Janel (me): gluten-free since 4/10/07; casien free 5/1/07;soy light 10/07

**LOST 35 lbs since April 2007(much needed weight loss)**

ds(6 yrs)- gluten-free since 3/19/07; casein free 5/2/07;soy free 10/07

HLA-DQ 3,3 (Subtype 7,7)

new dx= Hirschsprungs Disease w/cecostomy

the non believers, only allergen free eatting at home because they have to be:

Hubby: refuses to eat Gluten-free Casein-free except for dinner

dd(14 yrs)- refuses to go along with any special dietary retrictions *I suspect dairy/wheat intollerant*

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Gosh, that sounds like a tough situation. Can you put together a ton of information about cross-contamination (and how it's nearly impossible for the school to feed him safely everyday), how celiac is serious even if he "just" gets a rash, etc, and bombard them with that? It sounds like you somehow have to convince them that there's no way they can get it right and you don't expect them to. It's taken you a long time to figure out the diet and I certainly won't want someone else going through that initial trial-and-error period on my kid.


Gluten-Free since September 15, 2005.

Peanut-Free since July 2006.

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Argh! I can't stand people like this woman! I don't know what state you are in, but where I live we have Special Education Regional Resource Centers (SERRC), which are public, usually county-wide organizations that advocate for children with special needs and their parents. If you call them, they can provide an advocate for you free of charge who you can take with you to the meeting. People like this woman you are dealing with sometimes need to feel the unspoken threat of a lawsuit to get them in line. When my son was in preschool, they refused to let us send in yogurt for his lunch even though our family is vegetarian. It wasn't a health issue, so I just went ahead and let him eat the meat, but it irritated me, because I'm sure they would have done it for a family whose religion precluded the child eating meat.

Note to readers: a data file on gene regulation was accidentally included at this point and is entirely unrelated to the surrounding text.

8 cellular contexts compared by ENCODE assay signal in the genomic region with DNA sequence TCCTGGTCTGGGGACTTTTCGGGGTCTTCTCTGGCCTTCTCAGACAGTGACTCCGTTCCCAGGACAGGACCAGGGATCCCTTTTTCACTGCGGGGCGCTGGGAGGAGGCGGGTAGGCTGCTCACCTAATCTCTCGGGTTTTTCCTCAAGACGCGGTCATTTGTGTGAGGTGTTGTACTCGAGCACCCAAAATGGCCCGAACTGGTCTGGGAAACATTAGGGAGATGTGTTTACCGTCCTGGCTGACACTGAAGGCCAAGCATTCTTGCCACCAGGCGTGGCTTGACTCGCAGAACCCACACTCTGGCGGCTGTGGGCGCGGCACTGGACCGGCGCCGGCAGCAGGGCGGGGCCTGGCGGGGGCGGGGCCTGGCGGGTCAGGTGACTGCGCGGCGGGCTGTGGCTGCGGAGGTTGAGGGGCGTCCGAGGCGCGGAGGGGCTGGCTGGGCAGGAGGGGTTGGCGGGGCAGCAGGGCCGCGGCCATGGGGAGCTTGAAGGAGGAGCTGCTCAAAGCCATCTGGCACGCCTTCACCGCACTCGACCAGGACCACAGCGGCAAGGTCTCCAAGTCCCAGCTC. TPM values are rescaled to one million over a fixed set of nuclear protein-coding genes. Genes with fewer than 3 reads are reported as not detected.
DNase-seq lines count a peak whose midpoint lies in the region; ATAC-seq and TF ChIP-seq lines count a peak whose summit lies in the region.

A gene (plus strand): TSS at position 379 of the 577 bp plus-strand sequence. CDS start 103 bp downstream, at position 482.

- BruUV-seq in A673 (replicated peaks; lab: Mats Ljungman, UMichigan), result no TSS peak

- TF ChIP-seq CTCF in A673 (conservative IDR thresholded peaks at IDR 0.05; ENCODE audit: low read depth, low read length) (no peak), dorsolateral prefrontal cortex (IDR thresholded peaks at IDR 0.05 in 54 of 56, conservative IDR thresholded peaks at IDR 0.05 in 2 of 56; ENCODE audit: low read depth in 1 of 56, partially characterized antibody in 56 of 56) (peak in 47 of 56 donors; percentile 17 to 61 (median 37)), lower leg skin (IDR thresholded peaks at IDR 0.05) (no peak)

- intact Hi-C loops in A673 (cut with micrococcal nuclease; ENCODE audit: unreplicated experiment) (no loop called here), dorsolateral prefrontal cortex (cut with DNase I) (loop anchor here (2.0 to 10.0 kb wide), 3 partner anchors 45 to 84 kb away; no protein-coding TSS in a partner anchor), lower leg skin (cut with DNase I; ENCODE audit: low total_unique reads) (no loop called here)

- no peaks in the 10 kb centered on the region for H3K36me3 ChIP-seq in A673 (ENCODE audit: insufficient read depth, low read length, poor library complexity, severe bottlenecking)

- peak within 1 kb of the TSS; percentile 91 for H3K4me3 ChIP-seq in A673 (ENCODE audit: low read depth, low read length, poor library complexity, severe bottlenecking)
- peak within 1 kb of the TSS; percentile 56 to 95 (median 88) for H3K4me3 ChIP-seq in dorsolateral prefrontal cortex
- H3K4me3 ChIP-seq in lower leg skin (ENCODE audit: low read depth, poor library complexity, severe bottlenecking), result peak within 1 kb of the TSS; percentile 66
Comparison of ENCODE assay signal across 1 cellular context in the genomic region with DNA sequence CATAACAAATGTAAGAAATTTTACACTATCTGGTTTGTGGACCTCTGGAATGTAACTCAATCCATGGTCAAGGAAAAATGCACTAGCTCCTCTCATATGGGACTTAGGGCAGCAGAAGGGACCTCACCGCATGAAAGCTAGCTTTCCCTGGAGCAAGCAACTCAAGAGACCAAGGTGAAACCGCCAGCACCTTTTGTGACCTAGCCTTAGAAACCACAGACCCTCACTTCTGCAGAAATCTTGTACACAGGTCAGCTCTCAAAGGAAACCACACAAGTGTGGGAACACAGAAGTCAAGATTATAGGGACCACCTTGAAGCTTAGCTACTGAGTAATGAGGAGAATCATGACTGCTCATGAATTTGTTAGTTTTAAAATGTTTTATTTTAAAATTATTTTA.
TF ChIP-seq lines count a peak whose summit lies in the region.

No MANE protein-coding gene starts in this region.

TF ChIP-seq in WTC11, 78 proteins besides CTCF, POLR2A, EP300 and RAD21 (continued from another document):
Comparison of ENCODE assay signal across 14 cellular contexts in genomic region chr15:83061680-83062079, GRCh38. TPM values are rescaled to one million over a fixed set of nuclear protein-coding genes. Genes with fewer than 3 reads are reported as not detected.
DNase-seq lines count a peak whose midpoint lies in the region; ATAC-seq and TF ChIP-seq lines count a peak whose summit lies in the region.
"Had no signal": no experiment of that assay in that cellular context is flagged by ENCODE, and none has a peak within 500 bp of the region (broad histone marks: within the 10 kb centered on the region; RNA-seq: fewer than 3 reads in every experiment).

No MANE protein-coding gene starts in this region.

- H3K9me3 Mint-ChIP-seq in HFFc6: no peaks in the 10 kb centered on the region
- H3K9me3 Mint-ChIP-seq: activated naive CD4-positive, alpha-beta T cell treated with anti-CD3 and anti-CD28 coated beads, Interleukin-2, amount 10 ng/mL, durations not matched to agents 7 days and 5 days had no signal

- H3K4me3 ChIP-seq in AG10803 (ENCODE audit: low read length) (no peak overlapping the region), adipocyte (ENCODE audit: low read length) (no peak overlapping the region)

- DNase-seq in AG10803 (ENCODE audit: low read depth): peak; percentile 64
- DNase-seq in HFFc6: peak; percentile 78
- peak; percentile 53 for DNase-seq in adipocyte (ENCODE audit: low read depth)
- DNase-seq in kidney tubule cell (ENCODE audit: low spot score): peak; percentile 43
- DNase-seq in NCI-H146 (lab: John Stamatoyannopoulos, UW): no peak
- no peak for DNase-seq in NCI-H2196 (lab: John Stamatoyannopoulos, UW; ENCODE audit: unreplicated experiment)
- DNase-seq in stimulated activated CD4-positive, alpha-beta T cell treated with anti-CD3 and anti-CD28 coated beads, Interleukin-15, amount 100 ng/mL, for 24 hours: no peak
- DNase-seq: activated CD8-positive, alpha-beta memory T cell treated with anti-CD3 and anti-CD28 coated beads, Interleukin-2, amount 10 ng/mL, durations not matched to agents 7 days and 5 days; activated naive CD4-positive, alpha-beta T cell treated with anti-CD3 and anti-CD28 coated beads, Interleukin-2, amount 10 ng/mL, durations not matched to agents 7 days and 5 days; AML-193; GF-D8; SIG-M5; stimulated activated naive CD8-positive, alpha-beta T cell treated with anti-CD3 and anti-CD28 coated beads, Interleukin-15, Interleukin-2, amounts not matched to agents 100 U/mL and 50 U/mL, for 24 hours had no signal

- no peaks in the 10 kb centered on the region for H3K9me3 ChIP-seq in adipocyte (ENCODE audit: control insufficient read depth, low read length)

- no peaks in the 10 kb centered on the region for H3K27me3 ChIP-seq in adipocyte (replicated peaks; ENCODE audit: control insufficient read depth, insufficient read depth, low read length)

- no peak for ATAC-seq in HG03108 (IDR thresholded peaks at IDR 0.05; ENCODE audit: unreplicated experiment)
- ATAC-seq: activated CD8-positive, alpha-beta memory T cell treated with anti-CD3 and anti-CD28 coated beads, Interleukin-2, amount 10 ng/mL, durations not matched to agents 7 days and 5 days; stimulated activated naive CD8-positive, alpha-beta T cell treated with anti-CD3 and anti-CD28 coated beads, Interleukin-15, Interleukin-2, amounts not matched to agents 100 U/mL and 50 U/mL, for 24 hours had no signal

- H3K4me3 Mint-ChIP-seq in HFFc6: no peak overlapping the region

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that's exactally what I will do and when I have this meeting with the head cook (who I'm sure doesn't actually cook the food she just orders and plans it for all the hundreds of sites in the area) I will say how can you guarentee me that his food will be cooked separately and in it's own brand new containers that haven't been previously used for other food that has gluten. Like I will say are they gonna buy new pots,pans and cooking tools because that is what my family did to avoid cross contaimination (I'd be really suprised if they'd agree to buying new stuff). If for some odd reason they did agree to buy new thing I would ask them ok how can you guarentee it will only be used for food for my child who can not have gluten or dairy.

Anyone have any good cross contaimination articles please fwd them to me.

thanks.

Janel

Gosh, that sounds like a tough situation. Can you put together a ton of information about cross-contamination (and how it's nearly impossible for the school to feed him safely everyday), how celiac is serious even if he "just" gets a rash, etc, and bombard them with that? It sounds like you somehow have to convince them that there's no way they can get it right and you don't expect them to. It's taken you a long time to figure out the diet and I certainly won't want someone else going through that initial trial-and-error period on my kid.